meet him, calling pleasantly, " Miles Watson, a word, if it
please you."

The voice was familiar and kind, and Miles drew rein
and asked, " Who calls me ? I am on the Common
wealth s business, and cannot be delayed."

Then Matilda, pointing the pistol in his face said, " You
must light from your horse, Miles Watson." Miles tried
then to proceed, but Yupon had whispered to the animal
he rode, and the creature took no notice of his rider s per
suasions. The pistol was dangerously near; Yupon s
rough order " to tumble " was not unaccorripanied by
threats, and Watson thought it best to obey qutody, where
he could not resist. When Yupon had bound him se
curely, Matilda took the lanthorn, and drawing from her
girdle the sharp hunting-knife, she cut open the leathern
mail-bag, and turned the light upon its contents. The
small private letters she hardly noticed, but there were
three ominous-looking papers closed with large red seals,
and these she instantly seized. They were all directed to




"THREE OMINOUS-LOOKING PAPERS.



CHANGES AT DE WICK 287

the Sheriff of Ely ; and she felt sure they were the author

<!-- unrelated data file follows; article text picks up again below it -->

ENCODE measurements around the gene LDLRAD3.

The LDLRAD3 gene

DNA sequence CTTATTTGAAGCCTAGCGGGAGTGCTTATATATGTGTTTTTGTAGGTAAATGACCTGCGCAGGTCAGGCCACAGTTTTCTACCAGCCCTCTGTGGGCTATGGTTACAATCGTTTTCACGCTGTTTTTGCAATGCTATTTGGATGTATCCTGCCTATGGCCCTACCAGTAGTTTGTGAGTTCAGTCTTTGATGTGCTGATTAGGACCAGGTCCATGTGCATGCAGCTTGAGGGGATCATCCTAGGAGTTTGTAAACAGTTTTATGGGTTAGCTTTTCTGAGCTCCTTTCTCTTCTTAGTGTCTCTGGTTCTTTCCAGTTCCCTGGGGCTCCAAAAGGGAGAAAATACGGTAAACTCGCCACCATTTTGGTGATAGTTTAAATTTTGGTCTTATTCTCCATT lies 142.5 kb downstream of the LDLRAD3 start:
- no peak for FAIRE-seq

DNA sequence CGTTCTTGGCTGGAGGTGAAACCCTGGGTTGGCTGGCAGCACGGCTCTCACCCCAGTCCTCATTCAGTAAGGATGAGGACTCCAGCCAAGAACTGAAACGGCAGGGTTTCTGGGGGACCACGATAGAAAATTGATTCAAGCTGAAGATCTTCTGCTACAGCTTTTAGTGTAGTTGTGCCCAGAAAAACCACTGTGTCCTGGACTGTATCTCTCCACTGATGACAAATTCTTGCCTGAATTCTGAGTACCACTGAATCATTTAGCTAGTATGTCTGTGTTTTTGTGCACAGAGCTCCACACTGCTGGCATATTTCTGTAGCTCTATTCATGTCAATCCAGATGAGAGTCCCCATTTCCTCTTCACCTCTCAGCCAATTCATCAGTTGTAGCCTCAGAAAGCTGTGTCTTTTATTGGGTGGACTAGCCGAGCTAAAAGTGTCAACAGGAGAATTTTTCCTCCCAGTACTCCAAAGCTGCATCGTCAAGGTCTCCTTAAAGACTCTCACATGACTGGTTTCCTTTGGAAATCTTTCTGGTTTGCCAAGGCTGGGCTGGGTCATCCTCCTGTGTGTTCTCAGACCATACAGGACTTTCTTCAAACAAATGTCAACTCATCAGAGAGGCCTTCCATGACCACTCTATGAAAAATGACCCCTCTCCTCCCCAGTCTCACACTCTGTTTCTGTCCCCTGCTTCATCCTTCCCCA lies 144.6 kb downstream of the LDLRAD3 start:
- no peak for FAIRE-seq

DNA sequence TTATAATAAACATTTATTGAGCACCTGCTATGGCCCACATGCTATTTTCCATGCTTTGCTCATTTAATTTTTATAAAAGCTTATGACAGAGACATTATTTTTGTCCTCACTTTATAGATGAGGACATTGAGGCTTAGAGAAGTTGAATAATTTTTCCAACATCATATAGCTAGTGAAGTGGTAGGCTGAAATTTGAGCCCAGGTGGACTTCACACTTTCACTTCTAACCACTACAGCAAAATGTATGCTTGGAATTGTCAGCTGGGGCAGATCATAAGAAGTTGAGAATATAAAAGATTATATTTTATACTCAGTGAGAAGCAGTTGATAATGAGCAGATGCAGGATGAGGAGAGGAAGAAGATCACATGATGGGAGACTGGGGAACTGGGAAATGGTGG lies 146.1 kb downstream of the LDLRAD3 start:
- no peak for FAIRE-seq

ity for Stephen s arrest. She took possession of the whole
three, bade Yupon set loose the horse, and leaving the other
contents of the rifled mail-bag on the grass by the side of
the bound carrier, she put into her companion s hand the
promised gold pieces, and then slipped away into the shad
ows and darkness of de Wick chase.

Once within its boundaries she ran like a deer till she
reached the house. All was shut and silent, but she was
prepared for this emergency. She had a key to her private
rooms, and she reached them without sight or sound that
could betray her. Indeed, she felt reasonably certain that
neither Yupon nor the mail-rider had suspected her dis
guise. When she put the gold in Yupon s hand he had
said quite naturally, "Thanks to you, Earl Stephen;" and
twice over Miles Watson vowed, " I shall be equal to you
yet, Earl de Wick. I know who you be, Earl de Wick."

There was still fire on her hearth, and she pushed the
dying logs together, and lit a candle by their blaze. Then
she opened one of the letters. It was a warrant for the ar
rest of Squire Mason. The next opened was a warrant for
the arrest of Lord Frederick Blythe ; but the third was,
truly enough, the warrant for the arrest of Stephen de Wick,
for treason against the Commonwealth and conspiracy
against the life of the Protector. She drew her mouth
tightly, and tore the whole three warrants across, and threw
them into the flames. When they were ashes, she turned
quickly, divested herself of her brother s clothing, and put
on her own garments. Then she carried Stephen s suit to
his room, and afterwards put out the candle and went to
bed.

But it was dawn before she could sleep. She lay calcu
lating the time that it would take to get fresh warrants, and



288 THE LION S WHELP

her conclusion was, " If Stephen have the least bit of good
fortune, he will be out of danger, before they know in Lon
don that their lying warrants are beyond looking after.
And I am glad I have done Mason and Blythe a good